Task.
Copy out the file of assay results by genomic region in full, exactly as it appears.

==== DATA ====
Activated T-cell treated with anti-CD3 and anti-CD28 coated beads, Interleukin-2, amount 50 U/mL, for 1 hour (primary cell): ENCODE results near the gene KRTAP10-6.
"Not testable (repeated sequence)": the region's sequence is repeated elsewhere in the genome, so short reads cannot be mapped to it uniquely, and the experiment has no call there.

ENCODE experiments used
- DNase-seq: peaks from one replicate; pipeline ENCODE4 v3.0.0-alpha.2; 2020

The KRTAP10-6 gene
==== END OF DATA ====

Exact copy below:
Activated T-cell treated with anti-CD3 and anti-CD28 coated beads, Interleukin-2, amount 50 U/mL, for 1 hour (primary cell): ENCODE results near the gene KRTAP10-6.
"Not testable (repeated sequence)": the region's sequence is repeated elsewhere in the genome, so short reads cannot be mapped to it uniquely, and the experiment has no call there.

ENCODE experiments used
- DNase-seq: peaks from one replicate; pipeline ENCODE4 v3.0.0-alpha.2; 2020

The KRTAP10-6 gene